Summer 2022 Courses

Summer 2022 Courses

Session I (May 23-June 17)

MUSI 3310 Theory 1

Fred Maus
3.0 credits
Lecture: MTWRF / 1:00-3:15pm / OCH 113
Class Number: 11432

Studies the pitch and rhythmic aspects of several musical styles, including European art music, blues, African drumming, and popular music. Focuses on concepts and notation related to scales and modes, harmony, meter, form, counterpoint, and style. Prerequisite: Ability to read music, and familiarity with basic concepts of pitch intervals and scales.

Session II (June 21-July 15)

MUSI 2120 History of Jazz Music
MUSI 3120 Jazz Studies (Combined Sections)
Topic: Hearing as Jazz Musicians Hear

John D'earth
3.0 credits
Lecture: MTWRF / 10:30am - 12:45pm / OCH B012
Class Number: 11323 / 11340

An in-depth look at the way jazz musicians listen to music. What do they listen for? How do they use recordings of great jazz performances to grow as musicians and improvising artists? What skills are required to develop timing, phrasing, and musical creativity? The course will examine the recorded work of major jazz artists, exploring the “inner hearing” of musicians with participatory exercises in rhythm, melody and movement. It will demonstrate the processes by which jazz musicians master theory, musical structure, their instruments, and the jazz language itself. For musicians and non-musicians; no previous jazz experience necessary.

MUSI 2307 Play Guitar! Level 1

Michael Rosensky
2.0 credits
Lecture: MTWRF / 1:00-2:30pm / OCH B012
Class Number: 11331

Fundamentals of playing guitar, along with rhythmic training, music theory, song forms, and more. Suitable for beginning, intermediate, and experienced performers.

Students must provide their own guitar.

MUSI 2559 / 3559 Sonification for Musicians, Designers and Scientists (Combined Sections)

Matthew Burtner
3.0 credits
Lecture: MTWRF / 1:00-3:15pm / OCH 107
Class Number: 11325 / 11341

Sonification for Musicians, Designers and Scientists is an introductory course that teaches the techniques, tools and aesthetics for converting data into sound. Sonification is widely used in music for composition and production, in design to create impactful and communicative media, and in the sciences to help analyze and interpret data such as in the social, environmental or computer sciences. This class is intended for students interested in any of these areas and participants will be able to apply the skills and tools learned to an individual project. The class will work on a collaborative study using data from the Virginia Coast Reserve (VCR) on the Virginia Eastern shore. In addition to studio-based lab work, the class will take a field trip (expenses paid by the Coastal Futures Conservatory) to learn the nuances of field-based data collection strategies which are often quite creative. We will travel to the Virginia shores and engage with researchers at the Virginia Coast Reserve (VCR). This trip will take several days and it is entirely optional. Students unable to make the trip for whatever reason will still meet with the class on-line and can do an alternate field-based activity.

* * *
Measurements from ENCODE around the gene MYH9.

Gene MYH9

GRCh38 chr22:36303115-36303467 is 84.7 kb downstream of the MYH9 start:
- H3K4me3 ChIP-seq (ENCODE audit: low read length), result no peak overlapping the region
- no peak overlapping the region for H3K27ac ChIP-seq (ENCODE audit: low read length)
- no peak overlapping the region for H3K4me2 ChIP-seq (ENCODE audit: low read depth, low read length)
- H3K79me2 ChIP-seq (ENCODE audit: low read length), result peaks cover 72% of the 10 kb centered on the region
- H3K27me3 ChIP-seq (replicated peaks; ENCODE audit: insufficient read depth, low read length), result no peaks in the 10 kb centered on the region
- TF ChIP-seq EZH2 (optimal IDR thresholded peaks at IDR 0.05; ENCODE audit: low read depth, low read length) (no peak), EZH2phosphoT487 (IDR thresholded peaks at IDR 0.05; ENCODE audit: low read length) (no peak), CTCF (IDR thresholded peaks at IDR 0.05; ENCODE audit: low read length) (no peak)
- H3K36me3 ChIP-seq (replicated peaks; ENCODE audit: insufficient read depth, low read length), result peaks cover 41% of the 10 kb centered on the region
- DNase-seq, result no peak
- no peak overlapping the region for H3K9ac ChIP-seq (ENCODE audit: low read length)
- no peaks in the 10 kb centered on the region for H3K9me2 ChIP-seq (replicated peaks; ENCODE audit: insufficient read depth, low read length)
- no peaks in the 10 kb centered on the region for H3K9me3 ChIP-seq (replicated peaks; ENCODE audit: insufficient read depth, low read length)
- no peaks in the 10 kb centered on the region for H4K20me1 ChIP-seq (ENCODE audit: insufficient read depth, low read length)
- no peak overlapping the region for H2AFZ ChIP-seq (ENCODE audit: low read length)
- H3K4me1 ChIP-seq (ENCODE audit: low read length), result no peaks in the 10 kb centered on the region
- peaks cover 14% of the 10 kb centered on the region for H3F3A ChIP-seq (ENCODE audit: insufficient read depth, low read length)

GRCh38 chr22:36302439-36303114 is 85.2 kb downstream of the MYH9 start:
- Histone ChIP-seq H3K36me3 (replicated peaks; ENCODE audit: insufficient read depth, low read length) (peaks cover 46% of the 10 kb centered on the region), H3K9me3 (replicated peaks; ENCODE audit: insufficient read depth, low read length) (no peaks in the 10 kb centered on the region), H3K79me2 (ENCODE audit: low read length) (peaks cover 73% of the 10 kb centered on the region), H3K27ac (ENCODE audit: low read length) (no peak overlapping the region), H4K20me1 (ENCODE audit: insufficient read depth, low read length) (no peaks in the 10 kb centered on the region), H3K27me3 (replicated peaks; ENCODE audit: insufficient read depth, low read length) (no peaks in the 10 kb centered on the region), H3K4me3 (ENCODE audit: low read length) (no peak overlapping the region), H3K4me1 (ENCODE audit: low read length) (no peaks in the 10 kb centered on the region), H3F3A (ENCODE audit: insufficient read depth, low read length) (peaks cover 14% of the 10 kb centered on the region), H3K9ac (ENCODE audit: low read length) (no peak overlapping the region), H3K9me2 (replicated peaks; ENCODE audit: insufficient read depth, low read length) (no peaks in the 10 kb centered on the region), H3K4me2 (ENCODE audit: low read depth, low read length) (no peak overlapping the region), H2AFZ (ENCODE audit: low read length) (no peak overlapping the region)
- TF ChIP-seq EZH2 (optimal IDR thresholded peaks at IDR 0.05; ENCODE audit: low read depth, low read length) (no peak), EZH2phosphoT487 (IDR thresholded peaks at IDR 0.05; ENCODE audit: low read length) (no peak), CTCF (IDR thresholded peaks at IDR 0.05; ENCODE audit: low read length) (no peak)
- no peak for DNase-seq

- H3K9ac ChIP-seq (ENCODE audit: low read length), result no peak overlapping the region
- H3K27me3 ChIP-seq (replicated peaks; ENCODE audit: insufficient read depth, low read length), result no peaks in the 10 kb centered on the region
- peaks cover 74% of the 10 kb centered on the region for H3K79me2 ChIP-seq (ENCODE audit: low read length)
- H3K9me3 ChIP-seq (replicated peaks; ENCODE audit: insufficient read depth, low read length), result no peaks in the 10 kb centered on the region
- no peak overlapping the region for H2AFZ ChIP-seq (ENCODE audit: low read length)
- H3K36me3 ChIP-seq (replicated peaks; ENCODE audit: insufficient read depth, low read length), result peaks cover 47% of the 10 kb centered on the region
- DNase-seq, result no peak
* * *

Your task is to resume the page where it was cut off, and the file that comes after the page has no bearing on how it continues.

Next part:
Session III (July 18-August 11)

MUSI 2090 / 4559 Sound Studies: Listening and Creation (Combined Sections)

Omar Fraire
3.0 credits
Lecture: MTWRF / 1:00-3:15pm / OCH B012
Class Number: 11330 / 11344

This course investigates key questions in sound studies, an interdisciplinary field of inquiry. Discussion and practical exercises will focus on careful listening to acoustic documents and artworks, critical engagement with short assigned readings, and artistic creation. Participants will reflect on the nature of hearing, noise and soundscape, the relation of sound to cultural and personal meaning, and acoustic media and sound technology.

MUSI 2559 / 3559 Global Popular Musics (Combined Sections)

Emily Mellen and Savanna Morrison
3.0 credits
Lecture: MTWRF / 10:30am - 12:45pm / OCH 107
Class Number: 11328 / 11342

This course will examine popular music cultures from around the world. Topics may include pop music and its traditions (for example salsa, Arab pop music, K-pop), global hip hop and the Black diaspora, music and the body (for example Indonesian dangdut, Bollywood, belly dancing’s influence, or raqs sharqi), and music and protest (global punk, nueva canción Chilena, reggae). Students will have assigned readings, listening examples, and writing responses to complete before each class. The term will culminate in a final project centered around a chosen song or genre.

Address

UVA Department of Music
112 Old Cabell Hall
P.O. Box 400176 Charlottesville, VA 22904-4176

Email: music@virginia.edu